Enjoying the Friday night concert on the Florence Griswold's lawn on the banks of the Lieutenant River.

Festival-goers enjoyed the Friday night concert on the Florence Griswold’s lawn on the banks of the Lieutenant River …

... and the stunning sunset looking west.

… and watching the stunning sunset looking west.

MSF_2015_Love_Lily

Saturday morning Lyme Street was a hive of activity, especially outside Patricia Spratt’s home goods business, which was also hosting clothes from her daughter Lilly’s original fashion line.

MSF_2015

Food and more was on offer at the Lyme Street Firehouse.

MSF_2015_LAA_bull

And down at the Lyme Art Association, some four-legged folk had moved in …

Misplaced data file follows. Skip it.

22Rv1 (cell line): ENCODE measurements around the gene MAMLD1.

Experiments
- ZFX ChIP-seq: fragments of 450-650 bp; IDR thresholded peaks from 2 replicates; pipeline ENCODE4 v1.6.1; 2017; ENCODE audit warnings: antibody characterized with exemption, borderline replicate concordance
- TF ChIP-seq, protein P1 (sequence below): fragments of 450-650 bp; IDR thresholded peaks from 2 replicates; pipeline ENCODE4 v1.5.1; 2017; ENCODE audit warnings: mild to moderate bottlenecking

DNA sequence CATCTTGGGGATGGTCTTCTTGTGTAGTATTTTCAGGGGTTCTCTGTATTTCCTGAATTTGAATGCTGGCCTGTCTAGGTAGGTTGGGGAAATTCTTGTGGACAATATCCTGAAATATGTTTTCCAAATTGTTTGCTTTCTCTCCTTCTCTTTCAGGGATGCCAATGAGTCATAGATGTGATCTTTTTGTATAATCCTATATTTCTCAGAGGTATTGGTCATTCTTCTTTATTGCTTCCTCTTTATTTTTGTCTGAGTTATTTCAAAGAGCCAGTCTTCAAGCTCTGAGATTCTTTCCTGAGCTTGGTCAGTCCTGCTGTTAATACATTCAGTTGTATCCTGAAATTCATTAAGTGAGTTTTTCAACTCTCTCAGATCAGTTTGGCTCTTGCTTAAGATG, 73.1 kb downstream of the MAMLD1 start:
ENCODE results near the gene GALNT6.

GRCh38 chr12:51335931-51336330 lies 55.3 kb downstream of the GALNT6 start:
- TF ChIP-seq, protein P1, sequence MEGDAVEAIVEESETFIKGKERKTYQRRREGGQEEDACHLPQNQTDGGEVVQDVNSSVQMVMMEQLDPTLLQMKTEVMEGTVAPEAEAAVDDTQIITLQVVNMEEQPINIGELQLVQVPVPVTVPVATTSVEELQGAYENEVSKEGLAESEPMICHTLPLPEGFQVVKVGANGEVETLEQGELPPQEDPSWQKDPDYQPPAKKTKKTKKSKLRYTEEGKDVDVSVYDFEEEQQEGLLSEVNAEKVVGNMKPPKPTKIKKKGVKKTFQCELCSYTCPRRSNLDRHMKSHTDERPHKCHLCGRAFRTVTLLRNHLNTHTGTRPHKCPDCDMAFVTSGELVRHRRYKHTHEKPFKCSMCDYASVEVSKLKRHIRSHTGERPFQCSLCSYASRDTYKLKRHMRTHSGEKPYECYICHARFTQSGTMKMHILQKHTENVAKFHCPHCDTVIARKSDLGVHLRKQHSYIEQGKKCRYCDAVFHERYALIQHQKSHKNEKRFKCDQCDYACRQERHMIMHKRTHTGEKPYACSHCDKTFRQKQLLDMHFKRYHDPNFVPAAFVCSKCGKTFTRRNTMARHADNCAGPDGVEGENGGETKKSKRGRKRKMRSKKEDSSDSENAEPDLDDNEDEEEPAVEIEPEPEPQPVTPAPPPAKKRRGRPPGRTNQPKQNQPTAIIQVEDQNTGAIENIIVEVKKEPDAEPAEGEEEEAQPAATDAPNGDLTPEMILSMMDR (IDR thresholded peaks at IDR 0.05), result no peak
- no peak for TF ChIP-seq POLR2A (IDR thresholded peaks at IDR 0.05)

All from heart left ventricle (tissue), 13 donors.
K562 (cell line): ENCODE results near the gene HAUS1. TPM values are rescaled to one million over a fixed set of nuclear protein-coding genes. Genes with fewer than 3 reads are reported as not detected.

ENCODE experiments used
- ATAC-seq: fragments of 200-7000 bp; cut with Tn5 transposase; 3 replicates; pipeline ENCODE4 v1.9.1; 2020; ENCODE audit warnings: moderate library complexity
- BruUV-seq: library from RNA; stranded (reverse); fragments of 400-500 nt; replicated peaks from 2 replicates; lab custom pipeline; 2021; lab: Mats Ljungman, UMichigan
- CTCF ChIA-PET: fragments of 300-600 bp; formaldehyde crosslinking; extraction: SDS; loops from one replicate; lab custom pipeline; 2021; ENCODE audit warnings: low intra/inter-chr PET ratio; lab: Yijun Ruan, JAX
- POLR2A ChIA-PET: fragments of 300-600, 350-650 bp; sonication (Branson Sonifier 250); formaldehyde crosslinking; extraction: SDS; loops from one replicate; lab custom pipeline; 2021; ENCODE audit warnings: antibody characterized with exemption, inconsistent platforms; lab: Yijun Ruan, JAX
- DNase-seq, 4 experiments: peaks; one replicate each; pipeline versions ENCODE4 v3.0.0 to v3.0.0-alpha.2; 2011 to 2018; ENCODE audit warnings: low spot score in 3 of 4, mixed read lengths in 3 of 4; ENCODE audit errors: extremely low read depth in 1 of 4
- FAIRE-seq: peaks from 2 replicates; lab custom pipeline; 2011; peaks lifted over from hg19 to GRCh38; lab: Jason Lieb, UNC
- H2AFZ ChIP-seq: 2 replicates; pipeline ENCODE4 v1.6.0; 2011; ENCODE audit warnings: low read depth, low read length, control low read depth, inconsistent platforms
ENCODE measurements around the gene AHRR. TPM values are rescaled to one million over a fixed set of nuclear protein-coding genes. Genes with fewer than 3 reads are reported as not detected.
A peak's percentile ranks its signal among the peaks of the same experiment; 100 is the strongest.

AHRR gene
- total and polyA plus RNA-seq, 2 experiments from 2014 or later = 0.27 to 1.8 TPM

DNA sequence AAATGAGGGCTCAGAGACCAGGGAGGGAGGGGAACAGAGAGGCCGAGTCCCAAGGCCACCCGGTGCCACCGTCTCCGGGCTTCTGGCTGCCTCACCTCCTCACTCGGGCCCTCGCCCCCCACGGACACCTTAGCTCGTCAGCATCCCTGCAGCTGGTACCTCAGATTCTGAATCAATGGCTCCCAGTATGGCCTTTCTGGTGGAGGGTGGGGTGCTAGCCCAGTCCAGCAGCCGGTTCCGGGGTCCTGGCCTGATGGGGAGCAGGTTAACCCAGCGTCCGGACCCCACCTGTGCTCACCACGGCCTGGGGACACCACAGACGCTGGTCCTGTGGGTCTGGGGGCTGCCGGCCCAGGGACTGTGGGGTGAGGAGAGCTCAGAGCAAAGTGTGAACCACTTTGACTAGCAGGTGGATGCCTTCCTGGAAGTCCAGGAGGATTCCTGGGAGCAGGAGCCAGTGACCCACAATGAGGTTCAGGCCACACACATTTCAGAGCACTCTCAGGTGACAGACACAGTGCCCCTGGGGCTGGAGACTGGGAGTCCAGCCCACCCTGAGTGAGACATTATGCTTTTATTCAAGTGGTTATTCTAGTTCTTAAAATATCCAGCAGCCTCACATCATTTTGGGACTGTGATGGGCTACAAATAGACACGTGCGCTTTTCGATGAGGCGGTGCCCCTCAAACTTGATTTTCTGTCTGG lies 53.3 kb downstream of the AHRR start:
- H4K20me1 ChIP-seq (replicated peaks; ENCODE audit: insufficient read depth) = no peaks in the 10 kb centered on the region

MSF_2015

… and, as always, were drawing quite a crowd.

MSF_2015

There was music everywhere …

... and vegetables ...

… and vegetables …

... and flowers ...

… and flowers …

... and jams and jellies ......

… and jams … and jellies ……

... and olive oils!

… and olive oils!

.. and sheer delight  for this little girl as she plucked a violin string for this Wandering Minstrel!

And, perhaps summing up the Festival, we catch the sheer delight of a little girl as she plucked a violin string for this wandering minstrel!

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Caroline’s Miracle Foundation Event Draws More Than 500 Runners

Ready to run ...

Ready to run …